The auction will also feature a Star Wars Episode II Yoda lenticular poster, a 1920s Sherlock Holmes window card and many James Bond themed items (including original Quad posters from Dr No and From Russia With Love.
More information can be found on the Excalibur Auctions website, here.Add a Comment
First rule of Garfield: You can never have enough Garfield!
The post Alcon Plans A Series of Fully-CG ‘Garfield’ Features appeared first on Cartoon Brew.Add a Comment
Today's AUTHOR TOP FIVE comes from L.E. Sterling, and because True Born, the story of Lucinda Fox, whose twin sister Margot gets kidnapped in a plague-ridden world, the author decided to write her post about the magic of twins! First meet L.E. Sterling! L.E. Sterling had an early obsession with sci-fi,...Add a Comment
I’m back from my free range field test: a weekend trip to Fruita, Colorado for some plein air mountain biking fun. (If you missed the first post about all of my new plein-air equipment, you can read all about it here.)
First stop were the Kokopelli trails, which take you along the edge of the Colorado river. There are gorgeous vistas at every turn, and I hiked a few meters off trail and painted one of my favorite views of the canyon. If I’d been walking, it would have probably taken about four hours to get to this spot (and another four to hike back!) but with the bike I could get there in no time.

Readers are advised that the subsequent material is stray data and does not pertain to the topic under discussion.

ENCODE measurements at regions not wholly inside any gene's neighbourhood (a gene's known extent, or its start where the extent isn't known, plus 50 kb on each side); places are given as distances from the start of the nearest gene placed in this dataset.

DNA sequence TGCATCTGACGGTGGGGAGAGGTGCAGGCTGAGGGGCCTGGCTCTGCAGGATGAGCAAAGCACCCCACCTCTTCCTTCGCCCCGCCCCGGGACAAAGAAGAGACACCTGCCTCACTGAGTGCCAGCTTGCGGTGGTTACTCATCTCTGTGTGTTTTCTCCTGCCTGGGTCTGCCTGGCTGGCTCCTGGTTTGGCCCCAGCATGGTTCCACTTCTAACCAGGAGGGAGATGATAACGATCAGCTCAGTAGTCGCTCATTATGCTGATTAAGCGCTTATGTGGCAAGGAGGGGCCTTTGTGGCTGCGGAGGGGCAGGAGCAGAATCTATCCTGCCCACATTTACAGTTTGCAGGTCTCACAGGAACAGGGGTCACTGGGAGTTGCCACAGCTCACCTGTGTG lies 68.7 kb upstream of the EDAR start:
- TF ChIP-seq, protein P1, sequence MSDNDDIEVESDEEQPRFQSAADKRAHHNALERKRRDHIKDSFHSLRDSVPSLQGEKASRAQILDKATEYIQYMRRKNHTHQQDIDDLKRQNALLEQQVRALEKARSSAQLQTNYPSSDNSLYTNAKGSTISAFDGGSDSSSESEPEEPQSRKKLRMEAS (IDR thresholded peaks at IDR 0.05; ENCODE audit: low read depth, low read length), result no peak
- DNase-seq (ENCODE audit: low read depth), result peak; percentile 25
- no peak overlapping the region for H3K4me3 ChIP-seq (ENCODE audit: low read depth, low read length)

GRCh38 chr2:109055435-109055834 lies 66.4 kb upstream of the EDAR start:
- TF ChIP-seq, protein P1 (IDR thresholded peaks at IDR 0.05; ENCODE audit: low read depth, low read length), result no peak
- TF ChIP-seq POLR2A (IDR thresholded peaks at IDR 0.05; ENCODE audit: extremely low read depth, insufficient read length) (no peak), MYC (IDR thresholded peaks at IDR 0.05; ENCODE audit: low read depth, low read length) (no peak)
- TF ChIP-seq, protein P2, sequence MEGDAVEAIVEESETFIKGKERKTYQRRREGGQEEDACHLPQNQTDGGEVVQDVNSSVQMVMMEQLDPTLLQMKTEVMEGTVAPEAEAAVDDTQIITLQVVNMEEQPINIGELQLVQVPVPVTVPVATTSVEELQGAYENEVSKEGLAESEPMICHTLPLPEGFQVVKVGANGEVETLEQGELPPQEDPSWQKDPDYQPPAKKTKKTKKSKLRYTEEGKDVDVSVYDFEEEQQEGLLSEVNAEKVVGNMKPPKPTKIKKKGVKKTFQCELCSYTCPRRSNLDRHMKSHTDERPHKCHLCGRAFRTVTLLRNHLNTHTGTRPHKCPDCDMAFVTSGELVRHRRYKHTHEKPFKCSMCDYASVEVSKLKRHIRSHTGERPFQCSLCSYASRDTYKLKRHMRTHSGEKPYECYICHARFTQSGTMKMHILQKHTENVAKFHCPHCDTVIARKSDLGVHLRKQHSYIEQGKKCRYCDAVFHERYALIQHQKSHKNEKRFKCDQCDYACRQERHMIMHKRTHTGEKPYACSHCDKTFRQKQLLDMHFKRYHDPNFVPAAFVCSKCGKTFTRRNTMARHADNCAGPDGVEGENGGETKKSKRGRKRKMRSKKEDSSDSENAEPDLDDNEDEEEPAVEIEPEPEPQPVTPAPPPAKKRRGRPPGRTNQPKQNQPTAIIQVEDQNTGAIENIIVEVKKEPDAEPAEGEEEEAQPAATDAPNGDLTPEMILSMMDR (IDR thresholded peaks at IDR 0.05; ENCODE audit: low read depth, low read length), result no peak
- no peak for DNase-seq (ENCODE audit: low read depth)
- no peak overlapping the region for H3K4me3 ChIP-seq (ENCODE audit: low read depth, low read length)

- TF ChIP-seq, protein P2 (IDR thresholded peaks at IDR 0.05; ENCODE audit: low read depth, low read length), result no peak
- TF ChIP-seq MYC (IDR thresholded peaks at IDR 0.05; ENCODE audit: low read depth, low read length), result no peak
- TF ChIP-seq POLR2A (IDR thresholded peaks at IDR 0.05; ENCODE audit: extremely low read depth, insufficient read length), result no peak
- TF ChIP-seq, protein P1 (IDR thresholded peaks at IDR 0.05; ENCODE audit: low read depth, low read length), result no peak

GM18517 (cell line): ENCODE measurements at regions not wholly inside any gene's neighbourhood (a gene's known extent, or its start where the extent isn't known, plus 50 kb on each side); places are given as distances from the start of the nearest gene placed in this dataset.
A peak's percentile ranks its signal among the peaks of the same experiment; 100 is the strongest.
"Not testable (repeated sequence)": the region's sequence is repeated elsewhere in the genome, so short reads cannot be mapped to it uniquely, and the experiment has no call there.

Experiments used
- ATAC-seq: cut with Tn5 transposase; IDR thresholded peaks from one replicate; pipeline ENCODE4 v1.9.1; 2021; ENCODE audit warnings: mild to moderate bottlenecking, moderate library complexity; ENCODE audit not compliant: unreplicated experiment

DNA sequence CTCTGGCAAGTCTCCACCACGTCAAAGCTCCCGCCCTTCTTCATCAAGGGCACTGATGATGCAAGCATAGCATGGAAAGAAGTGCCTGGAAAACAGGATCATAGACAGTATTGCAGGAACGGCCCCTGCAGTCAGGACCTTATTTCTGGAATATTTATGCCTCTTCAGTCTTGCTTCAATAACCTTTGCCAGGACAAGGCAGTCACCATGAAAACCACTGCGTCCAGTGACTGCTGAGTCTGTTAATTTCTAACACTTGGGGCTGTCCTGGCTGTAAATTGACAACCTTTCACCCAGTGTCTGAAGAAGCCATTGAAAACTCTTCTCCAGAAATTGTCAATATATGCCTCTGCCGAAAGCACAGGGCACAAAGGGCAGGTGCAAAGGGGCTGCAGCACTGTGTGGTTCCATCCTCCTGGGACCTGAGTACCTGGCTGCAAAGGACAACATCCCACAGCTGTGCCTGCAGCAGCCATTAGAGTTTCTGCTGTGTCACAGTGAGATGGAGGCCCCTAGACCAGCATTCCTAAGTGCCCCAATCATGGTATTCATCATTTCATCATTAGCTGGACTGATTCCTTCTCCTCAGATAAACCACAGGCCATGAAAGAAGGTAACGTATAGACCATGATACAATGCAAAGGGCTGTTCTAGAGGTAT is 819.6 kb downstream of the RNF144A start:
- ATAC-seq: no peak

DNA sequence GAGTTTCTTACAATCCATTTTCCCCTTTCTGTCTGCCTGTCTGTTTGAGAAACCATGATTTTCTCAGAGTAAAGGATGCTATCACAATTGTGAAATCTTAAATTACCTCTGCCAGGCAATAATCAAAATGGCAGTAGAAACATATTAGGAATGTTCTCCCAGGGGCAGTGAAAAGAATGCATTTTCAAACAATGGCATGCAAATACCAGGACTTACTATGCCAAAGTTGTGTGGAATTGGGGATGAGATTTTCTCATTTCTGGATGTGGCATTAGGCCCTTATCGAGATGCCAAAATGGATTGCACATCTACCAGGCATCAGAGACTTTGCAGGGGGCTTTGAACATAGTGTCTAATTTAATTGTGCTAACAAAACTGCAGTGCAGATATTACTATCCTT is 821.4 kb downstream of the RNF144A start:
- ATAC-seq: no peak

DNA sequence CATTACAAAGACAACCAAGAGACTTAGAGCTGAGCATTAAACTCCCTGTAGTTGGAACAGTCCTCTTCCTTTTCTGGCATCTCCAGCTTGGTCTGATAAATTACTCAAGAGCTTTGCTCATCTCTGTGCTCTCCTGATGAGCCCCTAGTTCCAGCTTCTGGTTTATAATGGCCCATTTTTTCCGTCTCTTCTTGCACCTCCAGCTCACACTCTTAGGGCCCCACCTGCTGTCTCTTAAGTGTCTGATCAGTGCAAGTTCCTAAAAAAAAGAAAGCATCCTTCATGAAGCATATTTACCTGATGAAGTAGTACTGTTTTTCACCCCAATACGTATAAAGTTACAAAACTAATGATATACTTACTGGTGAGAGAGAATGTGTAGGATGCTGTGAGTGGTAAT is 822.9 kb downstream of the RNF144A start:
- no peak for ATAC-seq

The equipment really improved the experience. Not only was I more comfortable, but I had a much easier time judging color and value with the help of my shade umbrella.
One benefit of combining mountain biking and painting was that my husband could do extra laps while waiting for me. Sometimes he had a good view of my painting spot:
So, you ask, how was all the equipment?
The Umbrella (Bestbrella white)
Pros: Provided a neutral, even light. I found it easy to set up and relatively stable. It even protected my painting against the odd sprinkle of raindrops.
Cons: I’m not sure I’d use it in a downpour or high winds, but that’s not really what it’s for. When the sun was at certain angles (like right behind my head) it was difficult to properly position the umbrella because the easel got in the way of the tripod pole. I think this is actually a problem with the tripod, not the umbrella: if I had a taller tripod I could have clamped the umbrella lower on the leg in order to miss the easel.
The Easel (En Plein Air Pro Traveler Series)
Pros: Easy to set up, lightweight, simple.
Cons: The easel is fitted with holes to hold your brushes, but a lot of my brushes are either too big or too small to fit in these. Some slide all the way down to the ferrule, while others stick out quite a bit. On more than one occasion I’d absentmindedly put down a brush only to have it slip right through.
The Stool (Walkstool Comfort)
Pros: Durable, easy to set up, pretty comfortable.
Cons: You can only use it with the legs fully extended when it’s on level ground.